Why Steve Jobs Never Listened to Customers
Letting Innovation Set the Pace
Steve Jobs famously didn‘t pay too much attention to customer research. And yet – or should that be because of – this refusal to pay attention to what customers say they want, Apple has become one of the most valuable and loved brands on the planet.
Jobs’ determination to carve his own path to innovation is an example of why you need to be bold to win in business today. And that includes how you listen to customers.
Consumers today are bombarded by requests to complete surveys, respond to text messages asking for feedback or post positive reviews on TripAdvisor. And customers are getting tired of it. What ever happened to the old notion of engaging directly with customers and getting an intuitive feel for what they would really value?
I was dining at a leading hotel brand recently and the General Manager stopped to chat at my table but he seemed more concerned about regaling me with his own experience than actually asking if I had any comments on my experience of his restaurant. Now I happen to know that, like many other establishments, this particular hotel uses guest feedback questionnaires - and I assume that their response rate is in the 5% range, which is typical for the sector. Now, half of those responses will be from highly delighted customers for whom everything was wonderful (never trust TripAdvisor ratings from honeymooners!) The other half will be from guests who want to rant because everything was awful in their view. In either case the responses are not representative of the main base of customers and are probably not that objective either so there is probably little to be learned in terms of what you need to do to innovate.
Even when customers do respond to requests for feedback they are not able to tell you how to innovate. For example, Henry Ford famously said if he had asked his prospective customers what they wanted they’d have asked for a faster horse rather than the Model T.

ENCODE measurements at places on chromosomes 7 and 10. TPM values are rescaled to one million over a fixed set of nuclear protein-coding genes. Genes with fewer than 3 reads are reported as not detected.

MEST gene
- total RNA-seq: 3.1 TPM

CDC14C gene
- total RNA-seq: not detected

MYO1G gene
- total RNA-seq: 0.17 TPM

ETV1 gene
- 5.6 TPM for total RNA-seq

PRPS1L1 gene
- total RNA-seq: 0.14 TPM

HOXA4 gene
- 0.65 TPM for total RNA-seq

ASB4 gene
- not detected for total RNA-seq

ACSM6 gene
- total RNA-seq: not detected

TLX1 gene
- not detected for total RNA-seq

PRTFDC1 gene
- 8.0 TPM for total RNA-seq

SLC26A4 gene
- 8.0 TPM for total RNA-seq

The same is true in B2B markets. The customers least likely to help you move on to the next innovation are often the biggest customers you have. For B2B suppliers, those large accounts that generate most of your revenue today are those whose views you pay most attention to. Yet ask them what they want and it is likely to be the usual thing – better, faster, but mostly cheaper. They want a better deal than the one they’ve already got.
Gary Hamel, one of the leading thinkers on business innovation, once said that the future is already with us, it’s just at the edges. What starts off as fringe ends up mainstream. Think about the impact that digital cameras had on Kodak, or Netflix had on Blockbuster. Do you think their customers could have told them what they wanted? Watch what Uber will do to car hire and Bitcoin will do to banking in the next few years.
So what is the answer? What should businesses do?
Jobs was adept at seeing under the surface of what customers actually ask for and perceiving what they really want - buy just don’t realise yet. Who knew we needed an iPad until Apple invented it?
This ability to see the future is best expressed by the German word ‘zeitgeist’ – the emerging spirit of the age or mood of the moment. It probably best translates as market readiness. People like Jobs see what the market is ready for, before the market knows it itself.
In aiming to craft a distinctive, unique offer for your brand, you need to follow the same approach – engage with your customers directly, listen carefully and look for their unspoken needs, not just what they are already asking for, or what your existing competitors are already doing. That way lies competitive sameness. In short, mediocrity.
Yes, of course you need ‘Voice of the Customer’ and NPS measurement programmes, but these should be used to tell you what frustrates customers or how you are falling short in your current operations. But if you want to know how their lives are changing or what their emerging needs are, that is best done by tuning into your social channels and forums so you spot the trends. By all means listen to your customers but understand that what your customers say they want from you is probably exactly the same thing they tell your competitors too – and so if you act on that alone, there is likely to be more in common between you and your competitors than there is that sets you apart.
Customers love it when you surprise them – in a good way of course. And to surprise and delight someone, you don’t ask them “What can we do to surprise and delight you?” That’s an oxymoron. It’s a bit like asking your partner what you need to do to be romantic. It somehow doesn’t work.